General Facts About the Plant.
There are between ten and 16 different species of mulberry trees. The size of the plant can vary widely, from the small black mulberry shrub to the large white mulberry tree which may approach 80 feet in height.
A mulberry plant doesn’t bear fruit for about the first ten years after it’s planted; production of fruit will last for years, however. The black mulberry can live, and be productive, for hundreds of years, while other species will live for 75 years or so.
The mulberry is an aggregate fruit, which means it develops from several plant ovaries, instead of just one. Much like the blackberry or the raspberry, the mulberry is composed of several miniature berries which each contain a seed; these tiny berries, or drupes, join together on a single stem to make the mulberry you pick and eat.
The fruit-bearing of the mulberry may or may not rely on pollination. This plant can produce male and female pollen on its own, or it may be pollinated by bees, butterflies, and other insects who carry the pollens from tree to tree. There are even species of mulberry tree that can grow fruit without being pollinated at all!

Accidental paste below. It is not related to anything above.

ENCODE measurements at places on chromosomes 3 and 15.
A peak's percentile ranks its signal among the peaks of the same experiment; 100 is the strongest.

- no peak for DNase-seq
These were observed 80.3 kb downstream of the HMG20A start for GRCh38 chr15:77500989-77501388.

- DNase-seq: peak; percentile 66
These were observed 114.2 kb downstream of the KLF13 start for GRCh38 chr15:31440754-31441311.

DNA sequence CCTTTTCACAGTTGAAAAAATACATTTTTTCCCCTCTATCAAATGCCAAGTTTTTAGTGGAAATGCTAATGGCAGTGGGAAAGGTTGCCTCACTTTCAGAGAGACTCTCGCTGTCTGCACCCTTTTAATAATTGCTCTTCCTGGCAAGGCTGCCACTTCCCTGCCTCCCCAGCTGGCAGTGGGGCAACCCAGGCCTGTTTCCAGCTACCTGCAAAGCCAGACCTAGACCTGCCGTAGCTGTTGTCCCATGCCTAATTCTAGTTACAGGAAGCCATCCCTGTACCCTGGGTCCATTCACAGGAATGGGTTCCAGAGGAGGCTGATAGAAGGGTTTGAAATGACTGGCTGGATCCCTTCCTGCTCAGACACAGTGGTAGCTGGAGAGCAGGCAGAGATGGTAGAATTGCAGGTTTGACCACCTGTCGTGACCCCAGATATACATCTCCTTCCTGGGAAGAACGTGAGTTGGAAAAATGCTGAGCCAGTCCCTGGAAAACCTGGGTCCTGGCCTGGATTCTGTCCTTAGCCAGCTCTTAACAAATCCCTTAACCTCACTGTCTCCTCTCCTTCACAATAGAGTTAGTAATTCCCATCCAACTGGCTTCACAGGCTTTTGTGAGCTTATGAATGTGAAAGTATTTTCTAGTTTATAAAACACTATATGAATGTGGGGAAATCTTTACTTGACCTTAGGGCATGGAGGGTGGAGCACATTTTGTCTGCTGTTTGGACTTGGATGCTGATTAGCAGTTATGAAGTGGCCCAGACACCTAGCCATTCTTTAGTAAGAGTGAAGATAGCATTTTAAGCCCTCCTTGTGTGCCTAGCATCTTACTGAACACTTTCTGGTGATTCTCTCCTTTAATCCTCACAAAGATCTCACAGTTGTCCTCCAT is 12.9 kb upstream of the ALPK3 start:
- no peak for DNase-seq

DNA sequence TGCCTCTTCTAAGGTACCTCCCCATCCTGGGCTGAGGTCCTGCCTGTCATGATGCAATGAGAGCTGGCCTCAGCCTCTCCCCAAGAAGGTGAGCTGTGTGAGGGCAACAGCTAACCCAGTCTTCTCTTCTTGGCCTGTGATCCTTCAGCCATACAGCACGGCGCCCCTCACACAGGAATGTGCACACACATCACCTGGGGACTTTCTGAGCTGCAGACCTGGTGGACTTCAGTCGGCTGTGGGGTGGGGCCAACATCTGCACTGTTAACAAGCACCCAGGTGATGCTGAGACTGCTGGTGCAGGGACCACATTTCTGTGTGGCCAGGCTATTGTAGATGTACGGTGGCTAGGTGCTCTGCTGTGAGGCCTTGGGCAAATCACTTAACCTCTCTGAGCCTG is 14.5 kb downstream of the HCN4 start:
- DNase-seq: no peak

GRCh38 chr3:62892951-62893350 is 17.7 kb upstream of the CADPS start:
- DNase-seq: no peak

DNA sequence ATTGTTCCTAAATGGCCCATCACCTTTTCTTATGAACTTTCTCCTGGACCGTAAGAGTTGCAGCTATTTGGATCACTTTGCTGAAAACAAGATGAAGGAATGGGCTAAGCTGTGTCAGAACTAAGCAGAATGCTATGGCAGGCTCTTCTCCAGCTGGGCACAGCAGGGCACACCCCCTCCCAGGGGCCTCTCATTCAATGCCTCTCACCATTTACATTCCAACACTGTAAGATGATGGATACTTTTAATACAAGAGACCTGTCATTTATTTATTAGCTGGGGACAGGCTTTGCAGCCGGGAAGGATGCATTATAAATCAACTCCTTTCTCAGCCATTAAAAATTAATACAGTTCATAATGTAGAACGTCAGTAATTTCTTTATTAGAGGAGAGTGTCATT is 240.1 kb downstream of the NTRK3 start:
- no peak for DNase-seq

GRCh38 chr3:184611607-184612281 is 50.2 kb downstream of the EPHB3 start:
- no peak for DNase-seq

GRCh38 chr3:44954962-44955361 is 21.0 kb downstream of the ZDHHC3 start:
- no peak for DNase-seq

Uses for the Fruit, Leaves, and Wood.
Mulberries are sweet and juicy, and contain a good deal of vitamins A, C, E, and K, as well as iron, magnesium, and potassium. Mulberries can be eaten raw or used in many recipes, including:
- Pies & Cobbler
The leaves of the mulberry have served many purposes over time. White mulberry leaves were used by the ancient Romans to treat oral, throat, and lung diseases; herbalists today recommend white mulberry leaf tea to aid in the control of blood sugar. Native Americans treated dysentery with mulberry.
The wood of the mulberry tree is quite lightweight and is used in barrels, fencing, and baskets.
Other, Random Facts.
The mulberry’s fruit is commonly thought of as being black or purple, but can also be red, white, or pink. The flower of the mulberry tree is either cream colored or slightly green.
The mulberry is part of the genus Morus, and grows wild in many places but also does well under cultivation. Some gardeners will cultivate a non-fruit-bearing species of mulberry as an ornamental plant.